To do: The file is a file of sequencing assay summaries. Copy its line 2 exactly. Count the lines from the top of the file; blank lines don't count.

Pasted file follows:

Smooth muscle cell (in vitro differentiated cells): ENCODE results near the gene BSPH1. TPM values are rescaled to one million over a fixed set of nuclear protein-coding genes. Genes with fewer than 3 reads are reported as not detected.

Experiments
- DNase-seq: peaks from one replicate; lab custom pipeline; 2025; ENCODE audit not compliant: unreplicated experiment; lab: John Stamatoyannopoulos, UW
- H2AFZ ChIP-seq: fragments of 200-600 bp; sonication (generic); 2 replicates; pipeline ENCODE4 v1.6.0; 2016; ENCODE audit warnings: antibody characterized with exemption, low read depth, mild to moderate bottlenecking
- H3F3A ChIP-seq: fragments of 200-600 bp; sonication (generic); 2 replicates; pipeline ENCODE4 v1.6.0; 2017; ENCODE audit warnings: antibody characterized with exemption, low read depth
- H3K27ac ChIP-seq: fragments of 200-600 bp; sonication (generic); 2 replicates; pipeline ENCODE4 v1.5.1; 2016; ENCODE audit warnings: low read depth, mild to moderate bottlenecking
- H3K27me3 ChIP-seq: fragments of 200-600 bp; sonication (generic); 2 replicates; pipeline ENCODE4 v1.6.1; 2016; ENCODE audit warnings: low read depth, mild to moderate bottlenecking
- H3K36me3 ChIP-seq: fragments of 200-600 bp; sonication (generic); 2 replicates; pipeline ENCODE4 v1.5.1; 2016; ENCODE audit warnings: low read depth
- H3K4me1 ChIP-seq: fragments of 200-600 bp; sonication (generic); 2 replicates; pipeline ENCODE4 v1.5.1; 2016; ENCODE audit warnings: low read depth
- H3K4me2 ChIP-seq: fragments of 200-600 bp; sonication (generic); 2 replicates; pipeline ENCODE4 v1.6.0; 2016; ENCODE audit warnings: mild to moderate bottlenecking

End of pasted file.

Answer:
Experiments